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Paperback The Myth of Laziness Book

ISBN: 0743213688

ISBN13: 9780743213684

The Myth of Laziness

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Book Overview

"When we call someone lazy, we condemn a human being," writes Mel Levine, M.D. In The Myth of Laziness, the bestselling author of A Mind at a Time shows that children dismissed as unproductive or "lazy" usually suffer from what he calls "output failure"--a neurodevelopmental dysfunction that can continue to cause difficulties into adulthood if left unchecked. The desire to be productive is universal, says Dr. Levine, but that drive can often be frustrated...

Customer Reviews

5 ratings

Very Informative, Good Insight

I am a college student, and my mother is a high school administrator. During a break I found this in one of her stacks of books and read it on a whim. The result took me by surprise: The majority of this book resonated deeply with me, and has had a profound affect on my schooling ever since. I am a consistent underachiever, and I realized that I am like many of the kids Dr. Levine is working with (this is a revelation one of the parents in the book had as well). Understanding that I'm not "just lazy" allowed me to look objectively at what I have going for me and have already achieved, while reminding me that my significant problems in studying are exactly that-problems-and therefore I can work around them or try to improve myself in those areas. It's important to note that this is not a self-help book, and I wouldn't count on too many people having an experience like mine. However, I found this book to be excellent way to understand why seemingly capable students (me, for instance) have difficulties, and how to fix those difficulties. I don't believe that Dr. Levine lays all of the blame on educators as if they don't try to reach difficult students; his thesis is that people (parents; teachers; and, even though he doesn't say it, the students themselves) sometimes don't know how to approach a student who is having difficulty, and therefore cannot help this "lazy" student.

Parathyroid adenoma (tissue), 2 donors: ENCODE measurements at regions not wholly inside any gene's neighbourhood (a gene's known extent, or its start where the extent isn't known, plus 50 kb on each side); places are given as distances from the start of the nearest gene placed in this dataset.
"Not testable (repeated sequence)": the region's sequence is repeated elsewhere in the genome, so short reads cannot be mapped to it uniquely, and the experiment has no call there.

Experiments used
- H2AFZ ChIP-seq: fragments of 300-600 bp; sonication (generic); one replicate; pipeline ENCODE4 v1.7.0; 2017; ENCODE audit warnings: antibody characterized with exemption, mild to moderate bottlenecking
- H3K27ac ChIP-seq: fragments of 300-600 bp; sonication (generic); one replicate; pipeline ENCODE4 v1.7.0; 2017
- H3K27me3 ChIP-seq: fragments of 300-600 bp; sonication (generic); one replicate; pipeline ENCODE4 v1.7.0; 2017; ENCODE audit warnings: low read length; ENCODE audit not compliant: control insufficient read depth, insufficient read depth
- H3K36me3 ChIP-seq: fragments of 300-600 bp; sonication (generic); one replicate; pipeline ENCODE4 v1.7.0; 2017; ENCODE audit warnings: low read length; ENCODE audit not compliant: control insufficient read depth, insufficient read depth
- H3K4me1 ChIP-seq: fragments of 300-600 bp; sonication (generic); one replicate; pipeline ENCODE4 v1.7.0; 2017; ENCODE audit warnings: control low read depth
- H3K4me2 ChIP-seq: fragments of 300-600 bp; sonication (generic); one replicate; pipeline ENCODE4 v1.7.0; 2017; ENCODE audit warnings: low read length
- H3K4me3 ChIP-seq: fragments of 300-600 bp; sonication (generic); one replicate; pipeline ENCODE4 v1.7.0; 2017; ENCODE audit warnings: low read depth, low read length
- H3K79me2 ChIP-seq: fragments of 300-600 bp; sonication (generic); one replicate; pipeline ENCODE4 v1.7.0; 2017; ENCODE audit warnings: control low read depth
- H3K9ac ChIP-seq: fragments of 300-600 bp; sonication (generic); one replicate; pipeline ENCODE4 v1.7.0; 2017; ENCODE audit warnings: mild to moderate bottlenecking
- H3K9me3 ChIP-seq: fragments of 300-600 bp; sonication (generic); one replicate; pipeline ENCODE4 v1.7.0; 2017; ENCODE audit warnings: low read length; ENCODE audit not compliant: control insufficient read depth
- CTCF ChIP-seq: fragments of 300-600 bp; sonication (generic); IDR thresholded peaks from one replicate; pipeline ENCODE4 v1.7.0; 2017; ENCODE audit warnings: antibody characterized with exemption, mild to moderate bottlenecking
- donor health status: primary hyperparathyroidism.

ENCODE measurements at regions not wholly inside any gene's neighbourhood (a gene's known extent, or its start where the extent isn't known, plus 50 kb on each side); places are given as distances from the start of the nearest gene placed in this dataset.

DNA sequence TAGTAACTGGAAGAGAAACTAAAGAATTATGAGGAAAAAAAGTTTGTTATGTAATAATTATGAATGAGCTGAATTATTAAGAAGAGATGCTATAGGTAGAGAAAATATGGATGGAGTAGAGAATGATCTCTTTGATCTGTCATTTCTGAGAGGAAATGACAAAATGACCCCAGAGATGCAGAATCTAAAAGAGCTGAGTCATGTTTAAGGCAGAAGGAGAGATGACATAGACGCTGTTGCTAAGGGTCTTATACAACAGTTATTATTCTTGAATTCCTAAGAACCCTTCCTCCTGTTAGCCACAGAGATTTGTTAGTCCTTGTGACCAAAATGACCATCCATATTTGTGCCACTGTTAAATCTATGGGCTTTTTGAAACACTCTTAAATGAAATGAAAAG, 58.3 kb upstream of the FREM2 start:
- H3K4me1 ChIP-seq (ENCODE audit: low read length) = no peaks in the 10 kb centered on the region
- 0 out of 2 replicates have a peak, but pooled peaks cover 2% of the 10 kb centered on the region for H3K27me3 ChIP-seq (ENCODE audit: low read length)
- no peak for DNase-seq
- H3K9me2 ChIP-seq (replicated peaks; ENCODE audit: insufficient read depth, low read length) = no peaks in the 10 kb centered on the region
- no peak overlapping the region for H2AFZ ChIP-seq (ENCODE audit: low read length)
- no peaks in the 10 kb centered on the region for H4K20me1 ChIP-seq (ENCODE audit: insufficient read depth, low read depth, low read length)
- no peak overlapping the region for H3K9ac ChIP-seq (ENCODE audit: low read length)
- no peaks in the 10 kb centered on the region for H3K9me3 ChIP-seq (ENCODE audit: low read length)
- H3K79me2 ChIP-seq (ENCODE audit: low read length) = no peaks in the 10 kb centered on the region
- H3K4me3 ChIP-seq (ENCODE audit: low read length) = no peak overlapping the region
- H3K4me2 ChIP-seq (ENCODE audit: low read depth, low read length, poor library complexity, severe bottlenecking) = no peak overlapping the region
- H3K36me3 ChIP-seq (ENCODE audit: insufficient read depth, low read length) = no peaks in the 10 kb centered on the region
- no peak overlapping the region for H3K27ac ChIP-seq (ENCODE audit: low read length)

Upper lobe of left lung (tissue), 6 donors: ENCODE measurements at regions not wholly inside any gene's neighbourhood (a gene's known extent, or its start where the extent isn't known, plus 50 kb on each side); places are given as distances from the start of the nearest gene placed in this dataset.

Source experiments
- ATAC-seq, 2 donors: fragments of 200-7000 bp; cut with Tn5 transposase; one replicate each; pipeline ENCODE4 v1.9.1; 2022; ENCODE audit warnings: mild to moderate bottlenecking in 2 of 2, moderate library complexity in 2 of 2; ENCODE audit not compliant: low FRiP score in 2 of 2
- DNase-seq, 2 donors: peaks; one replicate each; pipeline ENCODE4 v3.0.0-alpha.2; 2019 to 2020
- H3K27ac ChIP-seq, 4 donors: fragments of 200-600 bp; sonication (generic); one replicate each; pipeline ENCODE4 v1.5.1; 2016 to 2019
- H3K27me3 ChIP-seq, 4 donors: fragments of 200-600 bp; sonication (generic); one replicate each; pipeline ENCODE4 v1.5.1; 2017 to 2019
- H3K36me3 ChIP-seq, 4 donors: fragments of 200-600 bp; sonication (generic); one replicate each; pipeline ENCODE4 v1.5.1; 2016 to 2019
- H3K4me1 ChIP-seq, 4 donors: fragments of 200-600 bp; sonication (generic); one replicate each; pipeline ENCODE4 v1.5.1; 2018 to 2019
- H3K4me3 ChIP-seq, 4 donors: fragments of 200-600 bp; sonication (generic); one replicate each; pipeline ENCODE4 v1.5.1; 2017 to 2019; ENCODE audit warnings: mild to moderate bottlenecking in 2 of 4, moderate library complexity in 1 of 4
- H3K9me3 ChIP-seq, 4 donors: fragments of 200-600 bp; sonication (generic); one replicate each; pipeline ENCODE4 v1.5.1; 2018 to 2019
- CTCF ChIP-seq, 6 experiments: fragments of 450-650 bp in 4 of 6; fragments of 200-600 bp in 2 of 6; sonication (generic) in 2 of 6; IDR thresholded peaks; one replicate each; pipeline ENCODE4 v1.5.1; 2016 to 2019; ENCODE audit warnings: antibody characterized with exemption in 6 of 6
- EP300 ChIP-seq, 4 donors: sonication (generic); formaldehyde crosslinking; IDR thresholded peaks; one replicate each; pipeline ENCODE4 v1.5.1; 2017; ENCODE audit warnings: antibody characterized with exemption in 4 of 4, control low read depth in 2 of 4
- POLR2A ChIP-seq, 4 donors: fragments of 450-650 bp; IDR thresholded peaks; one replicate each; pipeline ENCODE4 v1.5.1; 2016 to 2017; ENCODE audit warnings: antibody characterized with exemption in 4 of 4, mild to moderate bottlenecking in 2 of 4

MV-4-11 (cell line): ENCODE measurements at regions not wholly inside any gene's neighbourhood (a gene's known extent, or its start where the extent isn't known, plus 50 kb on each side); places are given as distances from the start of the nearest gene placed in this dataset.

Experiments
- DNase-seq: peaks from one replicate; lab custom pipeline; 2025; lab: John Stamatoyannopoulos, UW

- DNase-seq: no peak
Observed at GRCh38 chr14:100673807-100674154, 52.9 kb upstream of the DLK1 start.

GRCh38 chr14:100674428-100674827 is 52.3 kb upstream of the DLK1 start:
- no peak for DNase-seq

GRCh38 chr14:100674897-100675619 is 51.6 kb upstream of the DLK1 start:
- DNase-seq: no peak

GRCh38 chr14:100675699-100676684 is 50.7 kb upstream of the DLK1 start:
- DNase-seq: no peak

You'll be able to relate to this book!

Heard the taped version of THE MYTH OF LAZINESS, written andread by Dr. Mel Levine--a professor of pediatrics at the University ofNorth Carolina Medical School.Levine persuasively makes the point that children and adults aren't really lazy when they can be seen not working up to their potential . . . rather, he contends that "everybody yearns to beproductive" . . . and what happens is that they are simply experiencing "output failure" due to different neuro-developmentalweaknesses.While the aforementioned may come across as gobbledygook, it really isn't because of Levine's use of case studies . . . you'llbe able to relate to the seven children and adults profiled, eitherbecause you will see yourself and/or others you know.I liked the last few chapters best because they were devotedto concrete suggestions for what can be done to help supposedlylazy folks . . . tips on how to cultivate writing skills, as well ashow to set up an organized home office, are presented . . . also,teachers are urged to take into account the individuality of theirstudents' learning skills.Furthermore, I found several worksheets in the book version (that I skimmed after listening to the tapes) that can be most helpfulto help students plan their stories and reports.

You can't go faster if the motor's wired wrong